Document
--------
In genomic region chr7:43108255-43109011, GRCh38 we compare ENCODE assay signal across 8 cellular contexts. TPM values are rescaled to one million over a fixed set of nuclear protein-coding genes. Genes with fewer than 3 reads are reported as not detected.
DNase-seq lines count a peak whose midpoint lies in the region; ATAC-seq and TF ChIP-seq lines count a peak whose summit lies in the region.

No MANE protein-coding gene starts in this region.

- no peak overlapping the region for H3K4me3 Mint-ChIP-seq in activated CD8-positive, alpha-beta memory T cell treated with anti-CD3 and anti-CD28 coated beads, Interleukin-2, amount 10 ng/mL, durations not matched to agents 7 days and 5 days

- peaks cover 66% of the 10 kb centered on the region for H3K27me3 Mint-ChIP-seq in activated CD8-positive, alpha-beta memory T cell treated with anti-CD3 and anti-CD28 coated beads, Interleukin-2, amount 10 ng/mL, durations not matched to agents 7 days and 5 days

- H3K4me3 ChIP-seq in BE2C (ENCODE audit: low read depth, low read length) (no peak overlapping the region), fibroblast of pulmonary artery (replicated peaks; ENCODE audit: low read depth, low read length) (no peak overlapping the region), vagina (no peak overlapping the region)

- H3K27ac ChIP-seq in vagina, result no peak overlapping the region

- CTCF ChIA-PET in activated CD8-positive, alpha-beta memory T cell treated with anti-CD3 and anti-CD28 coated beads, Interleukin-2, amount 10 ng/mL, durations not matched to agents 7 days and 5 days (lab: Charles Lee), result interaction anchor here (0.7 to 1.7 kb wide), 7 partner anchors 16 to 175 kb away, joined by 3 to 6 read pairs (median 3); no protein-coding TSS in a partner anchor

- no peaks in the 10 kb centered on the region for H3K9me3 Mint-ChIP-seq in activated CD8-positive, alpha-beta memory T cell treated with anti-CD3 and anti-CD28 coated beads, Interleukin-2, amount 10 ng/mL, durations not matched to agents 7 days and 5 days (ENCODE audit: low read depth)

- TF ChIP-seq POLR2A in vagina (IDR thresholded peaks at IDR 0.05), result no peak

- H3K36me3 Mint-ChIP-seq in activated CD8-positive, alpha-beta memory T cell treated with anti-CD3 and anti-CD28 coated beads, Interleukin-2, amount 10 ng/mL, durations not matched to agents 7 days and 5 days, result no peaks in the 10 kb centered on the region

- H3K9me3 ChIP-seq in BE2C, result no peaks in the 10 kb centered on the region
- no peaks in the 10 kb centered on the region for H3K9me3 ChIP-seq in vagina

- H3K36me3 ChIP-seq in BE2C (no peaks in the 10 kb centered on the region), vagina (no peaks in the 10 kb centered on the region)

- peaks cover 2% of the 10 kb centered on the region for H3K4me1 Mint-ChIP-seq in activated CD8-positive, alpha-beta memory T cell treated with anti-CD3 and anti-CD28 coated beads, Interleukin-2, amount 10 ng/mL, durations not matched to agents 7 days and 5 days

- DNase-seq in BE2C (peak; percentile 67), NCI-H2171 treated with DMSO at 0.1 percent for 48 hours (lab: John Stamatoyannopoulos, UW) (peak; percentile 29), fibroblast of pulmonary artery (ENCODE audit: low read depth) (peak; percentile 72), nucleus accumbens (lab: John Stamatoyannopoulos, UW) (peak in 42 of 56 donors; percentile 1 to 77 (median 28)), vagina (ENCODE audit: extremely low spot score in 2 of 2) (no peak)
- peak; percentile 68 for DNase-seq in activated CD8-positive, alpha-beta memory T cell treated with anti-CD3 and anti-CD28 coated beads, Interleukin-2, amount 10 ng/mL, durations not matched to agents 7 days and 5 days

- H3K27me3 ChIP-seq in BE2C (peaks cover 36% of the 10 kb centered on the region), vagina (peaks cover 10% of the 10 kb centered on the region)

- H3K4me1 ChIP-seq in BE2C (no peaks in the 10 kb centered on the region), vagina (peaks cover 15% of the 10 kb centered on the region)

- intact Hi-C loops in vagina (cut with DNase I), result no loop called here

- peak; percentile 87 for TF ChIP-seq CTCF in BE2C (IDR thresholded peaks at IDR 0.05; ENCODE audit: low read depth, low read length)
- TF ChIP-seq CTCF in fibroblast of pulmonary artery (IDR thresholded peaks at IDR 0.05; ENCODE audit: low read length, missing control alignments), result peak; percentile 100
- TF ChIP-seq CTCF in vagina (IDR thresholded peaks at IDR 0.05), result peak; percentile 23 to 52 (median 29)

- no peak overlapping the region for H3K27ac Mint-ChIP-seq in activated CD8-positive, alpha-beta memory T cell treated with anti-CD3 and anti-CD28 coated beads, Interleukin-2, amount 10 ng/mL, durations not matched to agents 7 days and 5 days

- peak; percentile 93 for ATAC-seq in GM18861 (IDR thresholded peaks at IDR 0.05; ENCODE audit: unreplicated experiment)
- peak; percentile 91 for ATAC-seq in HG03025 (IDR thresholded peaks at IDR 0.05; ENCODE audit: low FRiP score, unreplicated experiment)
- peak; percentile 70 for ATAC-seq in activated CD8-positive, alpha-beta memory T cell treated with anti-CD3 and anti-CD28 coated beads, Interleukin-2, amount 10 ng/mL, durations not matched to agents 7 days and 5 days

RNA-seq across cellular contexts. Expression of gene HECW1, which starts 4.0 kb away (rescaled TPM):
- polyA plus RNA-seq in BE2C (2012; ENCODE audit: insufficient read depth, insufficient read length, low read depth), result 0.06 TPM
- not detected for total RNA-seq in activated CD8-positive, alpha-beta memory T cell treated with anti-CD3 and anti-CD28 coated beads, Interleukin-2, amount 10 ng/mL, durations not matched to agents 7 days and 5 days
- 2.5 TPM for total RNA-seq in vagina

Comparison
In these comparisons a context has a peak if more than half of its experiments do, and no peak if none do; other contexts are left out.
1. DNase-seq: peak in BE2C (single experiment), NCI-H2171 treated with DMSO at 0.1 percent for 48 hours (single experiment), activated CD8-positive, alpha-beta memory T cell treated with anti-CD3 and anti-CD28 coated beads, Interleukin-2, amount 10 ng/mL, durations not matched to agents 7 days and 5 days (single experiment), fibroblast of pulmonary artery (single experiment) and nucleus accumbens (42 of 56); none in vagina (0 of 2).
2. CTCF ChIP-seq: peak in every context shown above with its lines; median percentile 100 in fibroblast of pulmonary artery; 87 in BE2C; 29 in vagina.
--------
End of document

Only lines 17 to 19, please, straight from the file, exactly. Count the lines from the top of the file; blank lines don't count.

- peak; percentile 68 for DNase-seq in activated CD8-positive, alpha-beta memory T cell treated with anti-CD3 and anti-CD28 coated beads, Interleukin-2, amount 10 ng/mL, durations not matched to agents 7 days and 5 days

- H3K27me3 ChIP-seq in BE2C (peaks cover 36% of the 10 kb centered on the region), vagina (peaks cover 10% of the 10 kb centered on the region)

- H3K4me1 ChIP-seq in BE2C (no peaks in the 10 kb centered on the region), vagina (peaks cover 15% of the 10 kb centered on the region)